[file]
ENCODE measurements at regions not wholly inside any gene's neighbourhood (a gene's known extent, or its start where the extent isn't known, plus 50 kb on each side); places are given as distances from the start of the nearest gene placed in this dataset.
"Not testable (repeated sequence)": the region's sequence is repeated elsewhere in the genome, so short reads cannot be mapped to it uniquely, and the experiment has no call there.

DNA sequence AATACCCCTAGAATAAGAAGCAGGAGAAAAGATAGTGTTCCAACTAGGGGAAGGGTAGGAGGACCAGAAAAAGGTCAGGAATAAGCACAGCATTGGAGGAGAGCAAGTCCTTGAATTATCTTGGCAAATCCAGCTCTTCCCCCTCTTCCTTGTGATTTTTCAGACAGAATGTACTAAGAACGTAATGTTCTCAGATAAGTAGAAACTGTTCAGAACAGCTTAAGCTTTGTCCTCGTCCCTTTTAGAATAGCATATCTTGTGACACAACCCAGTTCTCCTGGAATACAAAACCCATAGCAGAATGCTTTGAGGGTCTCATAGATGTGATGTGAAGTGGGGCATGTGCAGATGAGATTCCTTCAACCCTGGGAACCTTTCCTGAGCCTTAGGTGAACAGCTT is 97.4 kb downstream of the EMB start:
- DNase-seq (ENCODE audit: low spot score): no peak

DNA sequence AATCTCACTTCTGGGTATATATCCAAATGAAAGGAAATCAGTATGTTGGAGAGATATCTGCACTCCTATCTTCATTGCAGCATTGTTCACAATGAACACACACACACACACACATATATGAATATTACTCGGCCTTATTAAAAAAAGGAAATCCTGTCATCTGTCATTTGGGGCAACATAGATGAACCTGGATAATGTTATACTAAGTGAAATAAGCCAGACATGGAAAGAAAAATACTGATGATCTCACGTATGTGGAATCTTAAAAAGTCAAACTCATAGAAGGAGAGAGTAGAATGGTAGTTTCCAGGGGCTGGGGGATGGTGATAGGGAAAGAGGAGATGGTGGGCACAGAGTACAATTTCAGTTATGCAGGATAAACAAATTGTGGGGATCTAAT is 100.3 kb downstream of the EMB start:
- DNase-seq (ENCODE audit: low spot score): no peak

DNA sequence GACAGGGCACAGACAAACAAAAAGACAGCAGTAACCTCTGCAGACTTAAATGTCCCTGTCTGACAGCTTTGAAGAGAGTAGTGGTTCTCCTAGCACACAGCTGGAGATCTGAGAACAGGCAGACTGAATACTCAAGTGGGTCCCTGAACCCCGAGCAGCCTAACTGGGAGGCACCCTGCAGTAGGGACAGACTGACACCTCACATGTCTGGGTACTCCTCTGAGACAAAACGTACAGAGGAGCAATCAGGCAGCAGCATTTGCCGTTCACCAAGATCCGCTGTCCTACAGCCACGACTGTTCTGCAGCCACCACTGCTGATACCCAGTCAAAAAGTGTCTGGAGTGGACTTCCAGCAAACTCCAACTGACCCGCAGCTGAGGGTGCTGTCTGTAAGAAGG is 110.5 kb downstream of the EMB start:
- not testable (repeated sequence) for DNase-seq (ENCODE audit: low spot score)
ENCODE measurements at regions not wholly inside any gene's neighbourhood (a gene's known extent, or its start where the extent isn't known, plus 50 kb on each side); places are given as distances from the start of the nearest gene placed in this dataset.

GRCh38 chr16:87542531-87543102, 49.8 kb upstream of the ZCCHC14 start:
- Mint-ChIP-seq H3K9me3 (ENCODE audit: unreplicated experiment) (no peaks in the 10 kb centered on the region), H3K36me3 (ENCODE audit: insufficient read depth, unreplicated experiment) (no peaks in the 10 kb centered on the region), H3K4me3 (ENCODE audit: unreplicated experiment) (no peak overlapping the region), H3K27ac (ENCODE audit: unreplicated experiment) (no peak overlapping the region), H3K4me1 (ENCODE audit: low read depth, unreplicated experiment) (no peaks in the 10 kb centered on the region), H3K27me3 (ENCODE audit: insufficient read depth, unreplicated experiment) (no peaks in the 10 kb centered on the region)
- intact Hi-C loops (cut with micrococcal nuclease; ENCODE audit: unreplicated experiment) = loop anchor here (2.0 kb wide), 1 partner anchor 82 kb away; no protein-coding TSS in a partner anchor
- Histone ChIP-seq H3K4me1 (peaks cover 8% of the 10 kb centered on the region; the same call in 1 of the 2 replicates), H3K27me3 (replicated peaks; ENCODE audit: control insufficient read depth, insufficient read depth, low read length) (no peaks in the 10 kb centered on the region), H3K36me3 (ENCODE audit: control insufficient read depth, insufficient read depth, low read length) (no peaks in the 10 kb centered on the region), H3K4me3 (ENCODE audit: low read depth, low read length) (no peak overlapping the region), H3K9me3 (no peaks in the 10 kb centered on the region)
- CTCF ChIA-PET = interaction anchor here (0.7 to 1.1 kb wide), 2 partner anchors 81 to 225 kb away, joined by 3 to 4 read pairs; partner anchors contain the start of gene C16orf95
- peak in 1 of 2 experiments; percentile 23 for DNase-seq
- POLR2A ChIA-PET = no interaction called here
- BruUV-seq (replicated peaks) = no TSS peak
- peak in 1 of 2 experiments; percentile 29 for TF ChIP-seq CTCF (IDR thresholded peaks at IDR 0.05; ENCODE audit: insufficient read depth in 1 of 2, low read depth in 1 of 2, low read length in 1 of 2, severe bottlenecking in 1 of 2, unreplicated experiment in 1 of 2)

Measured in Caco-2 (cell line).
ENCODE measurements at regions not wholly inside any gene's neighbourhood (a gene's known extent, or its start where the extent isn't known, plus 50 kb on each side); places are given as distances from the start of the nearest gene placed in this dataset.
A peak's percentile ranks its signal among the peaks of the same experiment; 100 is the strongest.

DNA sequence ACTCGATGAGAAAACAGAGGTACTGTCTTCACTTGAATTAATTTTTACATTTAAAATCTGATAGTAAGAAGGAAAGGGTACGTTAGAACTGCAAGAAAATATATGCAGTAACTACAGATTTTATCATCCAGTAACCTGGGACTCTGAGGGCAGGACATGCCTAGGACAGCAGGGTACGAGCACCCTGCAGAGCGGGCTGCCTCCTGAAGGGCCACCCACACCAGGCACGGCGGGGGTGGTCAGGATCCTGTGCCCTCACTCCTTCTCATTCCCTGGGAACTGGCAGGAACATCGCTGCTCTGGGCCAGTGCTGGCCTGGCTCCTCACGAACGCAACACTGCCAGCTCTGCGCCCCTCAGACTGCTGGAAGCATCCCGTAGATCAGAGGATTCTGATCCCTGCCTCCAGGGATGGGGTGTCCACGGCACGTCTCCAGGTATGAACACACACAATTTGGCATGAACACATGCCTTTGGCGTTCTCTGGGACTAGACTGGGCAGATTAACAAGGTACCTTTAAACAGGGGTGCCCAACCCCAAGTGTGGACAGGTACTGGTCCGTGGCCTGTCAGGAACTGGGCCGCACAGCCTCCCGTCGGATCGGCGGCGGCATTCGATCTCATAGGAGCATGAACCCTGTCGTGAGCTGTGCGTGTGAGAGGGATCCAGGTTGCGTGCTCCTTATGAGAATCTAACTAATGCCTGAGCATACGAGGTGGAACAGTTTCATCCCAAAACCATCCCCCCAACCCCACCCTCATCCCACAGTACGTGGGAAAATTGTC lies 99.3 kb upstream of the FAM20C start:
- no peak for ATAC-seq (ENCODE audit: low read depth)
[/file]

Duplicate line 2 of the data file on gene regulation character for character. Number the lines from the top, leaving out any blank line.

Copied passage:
"Not testable (repeated sequence)": the region's sequence is repeated elsewhere in the genome, so short reads cannot be mapped to it uniquely, and the experiment has no call there.